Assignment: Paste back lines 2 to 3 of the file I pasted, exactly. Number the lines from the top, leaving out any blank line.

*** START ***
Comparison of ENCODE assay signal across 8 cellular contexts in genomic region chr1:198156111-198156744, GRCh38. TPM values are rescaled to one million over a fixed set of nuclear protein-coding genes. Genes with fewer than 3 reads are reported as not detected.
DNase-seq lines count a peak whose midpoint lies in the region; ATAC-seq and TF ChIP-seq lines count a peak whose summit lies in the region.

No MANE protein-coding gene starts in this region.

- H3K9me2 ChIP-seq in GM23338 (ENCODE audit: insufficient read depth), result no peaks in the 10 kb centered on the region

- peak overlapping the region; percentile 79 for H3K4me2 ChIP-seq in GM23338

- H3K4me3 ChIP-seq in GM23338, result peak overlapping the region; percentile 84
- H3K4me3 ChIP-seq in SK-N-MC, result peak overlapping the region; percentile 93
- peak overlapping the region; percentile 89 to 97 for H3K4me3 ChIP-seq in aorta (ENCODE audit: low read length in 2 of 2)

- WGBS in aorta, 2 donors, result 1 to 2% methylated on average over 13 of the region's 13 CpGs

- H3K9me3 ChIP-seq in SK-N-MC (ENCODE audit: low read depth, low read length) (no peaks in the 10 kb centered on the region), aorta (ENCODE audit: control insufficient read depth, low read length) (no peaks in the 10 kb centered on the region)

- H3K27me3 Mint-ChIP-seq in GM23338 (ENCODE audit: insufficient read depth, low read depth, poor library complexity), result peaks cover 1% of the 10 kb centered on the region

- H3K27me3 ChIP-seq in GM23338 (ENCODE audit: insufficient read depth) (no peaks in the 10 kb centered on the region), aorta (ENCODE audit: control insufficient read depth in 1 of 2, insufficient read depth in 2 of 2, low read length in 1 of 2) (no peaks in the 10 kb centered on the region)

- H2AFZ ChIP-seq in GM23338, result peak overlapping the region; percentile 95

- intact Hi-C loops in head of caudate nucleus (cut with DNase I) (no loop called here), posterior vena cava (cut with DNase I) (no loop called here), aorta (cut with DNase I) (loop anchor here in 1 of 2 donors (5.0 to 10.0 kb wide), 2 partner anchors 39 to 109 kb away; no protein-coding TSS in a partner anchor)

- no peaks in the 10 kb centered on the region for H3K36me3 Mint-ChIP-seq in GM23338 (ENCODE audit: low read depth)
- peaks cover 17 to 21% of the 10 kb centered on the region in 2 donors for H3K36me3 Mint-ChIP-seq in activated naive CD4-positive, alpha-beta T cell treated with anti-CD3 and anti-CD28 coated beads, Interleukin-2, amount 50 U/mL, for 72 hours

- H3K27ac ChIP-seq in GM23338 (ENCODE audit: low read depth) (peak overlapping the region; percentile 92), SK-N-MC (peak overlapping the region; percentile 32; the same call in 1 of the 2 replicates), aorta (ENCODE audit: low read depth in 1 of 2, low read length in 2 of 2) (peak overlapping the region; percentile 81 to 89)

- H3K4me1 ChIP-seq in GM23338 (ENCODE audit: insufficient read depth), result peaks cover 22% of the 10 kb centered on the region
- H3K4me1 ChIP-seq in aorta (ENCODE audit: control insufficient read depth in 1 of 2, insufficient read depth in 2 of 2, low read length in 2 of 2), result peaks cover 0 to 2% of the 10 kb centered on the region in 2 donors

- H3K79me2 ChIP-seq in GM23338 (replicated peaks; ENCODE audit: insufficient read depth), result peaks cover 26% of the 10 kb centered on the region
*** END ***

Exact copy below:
DNase-seq lines count a peak whose midpoint lies in the region; ATAC-seq and TF ChIP-seq lines count a peak whose summit lies in the region.

No MANE protein-coding gene starts in this region.